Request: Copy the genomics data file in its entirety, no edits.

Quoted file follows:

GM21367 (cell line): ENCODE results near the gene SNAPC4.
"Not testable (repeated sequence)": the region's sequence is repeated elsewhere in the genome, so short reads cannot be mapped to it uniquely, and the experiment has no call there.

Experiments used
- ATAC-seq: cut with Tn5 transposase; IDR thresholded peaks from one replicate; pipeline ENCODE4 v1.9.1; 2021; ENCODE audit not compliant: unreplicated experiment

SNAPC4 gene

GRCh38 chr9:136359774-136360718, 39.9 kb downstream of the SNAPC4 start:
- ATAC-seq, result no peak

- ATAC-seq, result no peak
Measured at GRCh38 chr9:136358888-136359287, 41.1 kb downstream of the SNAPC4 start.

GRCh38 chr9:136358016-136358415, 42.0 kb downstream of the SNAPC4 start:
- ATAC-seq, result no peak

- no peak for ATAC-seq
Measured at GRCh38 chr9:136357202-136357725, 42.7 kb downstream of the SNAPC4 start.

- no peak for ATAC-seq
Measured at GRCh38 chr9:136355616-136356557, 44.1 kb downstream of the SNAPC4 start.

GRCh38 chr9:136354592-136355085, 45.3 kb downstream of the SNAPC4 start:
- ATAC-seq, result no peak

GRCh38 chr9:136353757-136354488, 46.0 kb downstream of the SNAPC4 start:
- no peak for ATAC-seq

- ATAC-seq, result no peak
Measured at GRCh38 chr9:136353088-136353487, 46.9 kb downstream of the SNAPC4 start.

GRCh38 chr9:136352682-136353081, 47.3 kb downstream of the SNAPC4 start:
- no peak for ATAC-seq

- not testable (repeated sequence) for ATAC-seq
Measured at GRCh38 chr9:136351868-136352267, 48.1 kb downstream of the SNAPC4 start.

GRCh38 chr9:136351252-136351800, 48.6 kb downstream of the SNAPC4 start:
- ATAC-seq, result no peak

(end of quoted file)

GM21367 (cell line): ENCODE results near the gene SNAPC4.
"Not testable (repeated sequence)": the region's sequence is repeated elsewhere in the genome, so short reads cannot be mapped to it uniquely, and the experiment has no call there.

Experiments used
- ATAC-seq: cut with Tn5 transposase; IDR thresholded peaks from one replicate; pipeline ENCODE4 v1.9.1; 2021; ENCODE audit not compliant: unreplicated experiment

SNAPC4 gene

GRCh38 chr9:136359774-136360718, 39.9 kb downstream of the SNAPC4 start:
- ATAC-seq, result no peak

- ATAC-seq, result no peak
Measured at GRCh38 chr9:136358888-136359287, 41.1 kb downstream of the SNAPC4 start.

GRCh38 chr9:136358016-136358415, 42.0 kb downstream of the SNAPC4 start:
- ATAC-seq, result no peak

- no peak for ATAC-seq
Measured at GRCh38 chr9:136357202-136357725, 42.7 kb downstream of the SNAPC4 start.

- no peak for ATAC-seq
Measured at GRCh38 chr9:136355616-136356557, 44.1 kb downstream of the SNAPC4 start.

GRCh38 chr9:136354592-136355085, 45.3 kb downstream of the SNAPC4 start:
- ATAC-seq, result no peak

GRCh38 chr9:136353757-136354488, 46.0 kb downstream of the SNAPC4 start:
- no peak for ATAC-seq

- ATAC-seq, result no peak
Measured at GRCh38 chr9:136353088-136353487, 46.9 kb downstream of the SNAPC4 start.

GRCh38 chr9:136352682-136353081, 47.3 kb downstream of the SNAPC4 start:
- no peak for ATAC-seq

- not testable (repeated sequence) for ATAC-seq
Measured at GRCh38 chr9:136351868-136352267, 48.1 kb downstream of the SNAPC4 start.

GRCh38 chr9:136351252-136351800, 48.6 kb downstream of the SNAPC4 start:
- ATAC-seq, result no peak